Excerpt of Mission to Paris by Alan Furst
(Page 2 of 9)
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This money, German money, had been meant for the senator, so
that he might influence the recommendation of a defense committee,
which had for some time been considering a large outlay for construction
on the northern extension of the Maginot Line. Up into Belgium,
the Ardennes forest, where the Germans had attacked in 1914. A decision
of such magnitude, he would tell the committee, should not be
made precipitously, it needed more time, it should be studied, pros
and cons worked through by technicians who understood the whole
complicated business. Later, the committee would decide. Was it not
wise to delay a little? That's what the people of France demanded of
them: not rash expenditure, wisdom.
All that August, Prideaux had temporized: what to do? The suitcase
of money for the senator had reached Prideaux by way of a prominent
hostess, a German baroness named von Reschke, who'd settled
in Paris a few years earlier and, using wealth and connection, had
become the ruling despot of one of the loftiest salons in the city. The
baroness spent the summer at her château near Versailles and there, in
the drawing room, had handed Prideaux an envelope. Inside, a claim
ticket for the baggage office at the Gare de Lyon railway station. "This
is for you-know-who," she'd said, ever the coquette, fl irting with the
handsome Prideaux. He'd collected the suitcase and hidden it under a
couch, where it gave off a magnetic energy - he could feel its presence.
The senator was in Cap Ferrat, wouldn't return until the third
of September, and Prideaux sweated through hot August nights of
temptation. Sometimes he thought he might resist, but the forces of
catastrophe were waiting and they wouldn't wait long: his wife's
ferocious lawyer, the shady individuals who'd loaned him money
when the banks no longer would, and his cruel mistress, whose passion was kindled by expensive wines with expensive dinners and
expensive jewelry to wear at the table. When unappeased she was
cold, no bed. And while what happened in that bed was the best
thing that had ever happened to Prideaux, it would soon be only a
He had to escape before it all came crashing down on him. Take
the money, Prideaux's devil whispered. The Germans have more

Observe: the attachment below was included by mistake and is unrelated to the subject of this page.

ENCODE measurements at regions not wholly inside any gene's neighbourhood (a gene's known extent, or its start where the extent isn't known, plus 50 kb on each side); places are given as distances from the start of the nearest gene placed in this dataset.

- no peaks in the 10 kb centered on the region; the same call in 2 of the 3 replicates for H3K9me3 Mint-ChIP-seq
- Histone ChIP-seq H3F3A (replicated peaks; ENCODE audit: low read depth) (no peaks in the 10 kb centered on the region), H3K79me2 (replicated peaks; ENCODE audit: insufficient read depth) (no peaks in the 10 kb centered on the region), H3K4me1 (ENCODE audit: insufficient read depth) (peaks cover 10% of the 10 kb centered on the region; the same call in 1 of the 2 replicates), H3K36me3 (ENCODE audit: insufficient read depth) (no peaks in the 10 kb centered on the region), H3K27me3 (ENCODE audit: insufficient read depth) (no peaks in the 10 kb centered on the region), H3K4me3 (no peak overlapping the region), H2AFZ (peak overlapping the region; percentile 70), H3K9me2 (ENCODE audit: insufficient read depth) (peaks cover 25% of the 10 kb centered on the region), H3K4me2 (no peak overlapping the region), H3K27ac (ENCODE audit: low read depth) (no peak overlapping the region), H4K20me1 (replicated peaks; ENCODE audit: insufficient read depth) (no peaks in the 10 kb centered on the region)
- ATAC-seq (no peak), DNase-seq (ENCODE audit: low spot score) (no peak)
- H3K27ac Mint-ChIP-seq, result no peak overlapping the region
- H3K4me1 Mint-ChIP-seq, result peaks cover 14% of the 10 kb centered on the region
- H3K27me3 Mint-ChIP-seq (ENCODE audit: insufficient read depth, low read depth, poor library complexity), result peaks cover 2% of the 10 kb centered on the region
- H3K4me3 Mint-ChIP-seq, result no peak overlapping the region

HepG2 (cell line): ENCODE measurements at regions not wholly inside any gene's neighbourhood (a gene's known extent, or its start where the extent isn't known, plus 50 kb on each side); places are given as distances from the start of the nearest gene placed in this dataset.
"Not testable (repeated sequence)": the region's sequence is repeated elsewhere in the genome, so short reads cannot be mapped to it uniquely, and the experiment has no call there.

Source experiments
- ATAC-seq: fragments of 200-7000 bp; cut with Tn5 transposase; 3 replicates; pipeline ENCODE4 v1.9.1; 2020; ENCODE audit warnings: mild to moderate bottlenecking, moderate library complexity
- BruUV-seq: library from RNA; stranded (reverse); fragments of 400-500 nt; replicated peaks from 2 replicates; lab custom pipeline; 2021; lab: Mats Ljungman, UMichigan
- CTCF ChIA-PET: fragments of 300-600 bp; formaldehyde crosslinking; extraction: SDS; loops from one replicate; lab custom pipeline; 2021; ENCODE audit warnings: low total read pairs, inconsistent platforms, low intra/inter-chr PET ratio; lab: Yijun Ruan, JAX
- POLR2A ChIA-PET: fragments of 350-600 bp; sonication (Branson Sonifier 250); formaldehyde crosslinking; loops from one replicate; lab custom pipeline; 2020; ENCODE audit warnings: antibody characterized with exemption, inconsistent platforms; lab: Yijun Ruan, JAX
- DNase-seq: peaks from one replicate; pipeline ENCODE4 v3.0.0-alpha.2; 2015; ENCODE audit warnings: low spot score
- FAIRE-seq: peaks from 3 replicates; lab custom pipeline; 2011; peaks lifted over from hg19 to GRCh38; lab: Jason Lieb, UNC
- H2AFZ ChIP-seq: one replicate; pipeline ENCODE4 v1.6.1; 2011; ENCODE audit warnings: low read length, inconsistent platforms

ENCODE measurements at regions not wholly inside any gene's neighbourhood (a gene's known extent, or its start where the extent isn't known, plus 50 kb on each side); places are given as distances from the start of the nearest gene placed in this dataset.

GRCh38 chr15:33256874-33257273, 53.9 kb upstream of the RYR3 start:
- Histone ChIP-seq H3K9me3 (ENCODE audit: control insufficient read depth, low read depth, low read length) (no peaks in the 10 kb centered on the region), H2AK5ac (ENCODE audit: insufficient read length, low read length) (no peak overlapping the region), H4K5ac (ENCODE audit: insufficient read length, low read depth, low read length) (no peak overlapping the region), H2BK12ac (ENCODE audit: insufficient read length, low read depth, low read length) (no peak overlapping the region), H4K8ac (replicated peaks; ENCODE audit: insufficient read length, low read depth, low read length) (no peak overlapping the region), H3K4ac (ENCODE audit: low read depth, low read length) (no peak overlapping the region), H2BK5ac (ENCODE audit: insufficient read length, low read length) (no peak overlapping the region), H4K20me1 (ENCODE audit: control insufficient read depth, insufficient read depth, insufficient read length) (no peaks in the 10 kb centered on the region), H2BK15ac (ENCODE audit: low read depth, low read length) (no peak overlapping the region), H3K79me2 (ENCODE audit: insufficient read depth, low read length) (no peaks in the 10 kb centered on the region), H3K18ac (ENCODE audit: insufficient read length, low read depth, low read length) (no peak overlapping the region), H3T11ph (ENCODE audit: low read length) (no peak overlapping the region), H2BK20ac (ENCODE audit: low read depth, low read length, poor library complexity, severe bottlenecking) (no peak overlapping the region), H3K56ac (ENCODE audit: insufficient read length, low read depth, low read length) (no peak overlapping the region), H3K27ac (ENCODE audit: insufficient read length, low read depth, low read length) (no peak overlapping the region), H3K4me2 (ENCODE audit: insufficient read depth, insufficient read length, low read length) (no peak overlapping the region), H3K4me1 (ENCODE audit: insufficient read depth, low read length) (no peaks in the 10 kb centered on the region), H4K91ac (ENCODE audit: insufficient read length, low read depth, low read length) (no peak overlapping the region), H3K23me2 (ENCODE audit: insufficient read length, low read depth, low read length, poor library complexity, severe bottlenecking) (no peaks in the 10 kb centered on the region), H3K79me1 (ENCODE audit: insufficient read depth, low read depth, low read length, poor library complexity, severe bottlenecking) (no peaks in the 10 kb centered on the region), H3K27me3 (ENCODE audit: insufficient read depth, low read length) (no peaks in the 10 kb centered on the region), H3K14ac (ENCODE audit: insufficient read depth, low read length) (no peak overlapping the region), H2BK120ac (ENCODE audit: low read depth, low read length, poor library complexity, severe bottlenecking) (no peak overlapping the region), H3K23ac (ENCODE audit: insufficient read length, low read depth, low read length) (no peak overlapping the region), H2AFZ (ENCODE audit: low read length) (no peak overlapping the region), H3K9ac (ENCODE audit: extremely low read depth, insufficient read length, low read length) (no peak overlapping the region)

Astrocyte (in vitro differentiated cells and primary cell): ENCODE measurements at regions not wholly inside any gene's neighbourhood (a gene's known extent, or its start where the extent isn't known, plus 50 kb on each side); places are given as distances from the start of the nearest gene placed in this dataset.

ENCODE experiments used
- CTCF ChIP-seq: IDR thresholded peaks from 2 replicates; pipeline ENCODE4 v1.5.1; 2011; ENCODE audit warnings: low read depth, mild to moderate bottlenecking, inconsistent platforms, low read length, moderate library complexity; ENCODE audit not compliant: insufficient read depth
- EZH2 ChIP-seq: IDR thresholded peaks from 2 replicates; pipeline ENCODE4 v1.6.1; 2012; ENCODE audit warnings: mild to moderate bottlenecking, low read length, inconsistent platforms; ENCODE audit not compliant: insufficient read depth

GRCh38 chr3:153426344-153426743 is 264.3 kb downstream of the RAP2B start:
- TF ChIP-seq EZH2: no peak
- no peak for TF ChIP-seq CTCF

where that came from. Go to, say, Istanbul, where a perfect new identity
could be purchased. Then, on to exotic climes - Alexandria? Johannesburg?
Quebec? A visit to a travel agency revealed that a Greek
freighter, the Olympios, took on a few passengers at the Bulgarian
port of Varna, easily reached by train from Paris. Stay? Or go? Prideaux
couldn't decide but then, after an exceptionally uncomfortable
telephone call from one of his creditors, he took the money and ran.
Before anyone came looking for him.
But they were looking for him. In fact, they'd found him.
The senator had been approached on September fi fth, in his office. No, the package hadn't arrived, was there a problem? His chef de
cabinet was up at Deauville, he had telephoned and would return in a
few days. The committee meeting? The senator consulted his calendar,
that would be on the eleventh. Surely, by then...
In Berlin, at von Ribbentrop's Foreign Ministry, the people at the
political warfare bureau found this news troubling, and spoke to the
bribery people, who were very troubled indeed. So much so that, just
to make sure, they got in touch with a dependable friend, a detective
at the Sûreté Nationale - the French security service - and asked him
to lend a hand. For the detective, an easy job. Prideaux wasn't in
Deauville, according to his concierge, he was staying indoors. The
concierge rubbed her thumb across the pads of her index and middle
fingers and raised an eyebrow - money, it meant. And that gesture
did it. At the Foreign Ministry they had a meeting and, by day's end,
a discussion - not at the ministry! - with Herbert.
Excerpted from Mission to Paris
by Alan Furst. Copyright © 2012 by Alan Furst.
Excerpted by permission of Random House. All rights
reserved. No part of this excerpt may be reproduced or reprinted
without permission in writing from the publisher.